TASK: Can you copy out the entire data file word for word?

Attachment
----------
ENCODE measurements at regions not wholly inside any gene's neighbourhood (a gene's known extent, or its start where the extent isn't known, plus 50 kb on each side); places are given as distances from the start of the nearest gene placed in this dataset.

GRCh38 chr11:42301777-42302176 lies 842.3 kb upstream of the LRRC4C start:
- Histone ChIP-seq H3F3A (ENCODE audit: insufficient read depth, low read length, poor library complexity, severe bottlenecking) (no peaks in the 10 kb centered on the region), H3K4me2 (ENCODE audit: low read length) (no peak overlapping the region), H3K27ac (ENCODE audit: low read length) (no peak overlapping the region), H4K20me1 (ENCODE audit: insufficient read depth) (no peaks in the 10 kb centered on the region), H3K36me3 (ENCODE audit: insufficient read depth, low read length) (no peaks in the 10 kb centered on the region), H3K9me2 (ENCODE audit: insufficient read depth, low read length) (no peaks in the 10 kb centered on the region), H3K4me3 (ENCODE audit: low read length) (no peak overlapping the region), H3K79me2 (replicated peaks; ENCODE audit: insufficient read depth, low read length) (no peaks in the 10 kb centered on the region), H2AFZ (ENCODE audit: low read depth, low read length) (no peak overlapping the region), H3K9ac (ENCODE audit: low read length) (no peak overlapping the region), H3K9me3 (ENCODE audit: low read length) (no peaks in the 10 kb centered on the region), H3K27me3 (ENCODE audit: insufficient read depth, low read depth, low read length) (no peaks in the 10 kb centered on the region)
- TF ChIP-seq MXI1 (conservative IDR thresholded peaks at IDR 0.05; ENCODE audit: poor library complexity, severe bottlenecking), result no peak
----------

ENCODE measurements at regions not wholly inside any gene's neighbourhood (a gene's known extent, or its start where the extent isn't known, plus 50 kb on each side); places are given as distances from the start of the nearest gene placed in this dataset.

GRCh38 chr11:42301777-42302176 lies 842.3 kb upstream of the LRRC4C start:
- Histone ChIP-seq H3F3A (ENCODE audit: insufficient read depth, low read length, poor library complexity, severe bottlenecking) (no peaks in the 10 kb centered on the region), H3K4me2 (ENCODE audit: low read length) (no peak overlapping the region), H3K27ac (ENCODE audit: low read length) (no peak overlapping the region), H4K20me1 (ENCODE audit: insufficient read depth) (no peaks in the 10 kb centered on the region), H3K36me3 (ENCODE audit: insufficient read depth, low read length) (no peaks in the 10 kb centered on the region), H3K9me2 (ENCODE audit: insufficient read depth, low read length) (no peaks in the 10 kb centered on the region), H3K4me3 (ENCODE audit: low read length) (no peak overlapping the region), H3K79me2 (replicated peaks; ENCODE audit: insufficient read depth, low read length) (no peaks in the 10 kb centered on the region), H2AFZ (ENCODE audit: low read depth, low read length) (no peak overlapping the region), H3K9ac (ENCODE audit: low read length) (no peak overlapping the region), H3K9me3 (ENCODE audit: low read length) (no peaks in the 10 kb centered on the region), H3K27me3 (ENCODE audit: insufficient read depth, low read depth, low read length) (no peaks in the 10 kb centered on the region)
- TF ChIP-seq MXI1 (conservative IDR thresholded peaks at IDR 0.05; ENCODE audit: poor library complexity, severe bottlenecking), result no peak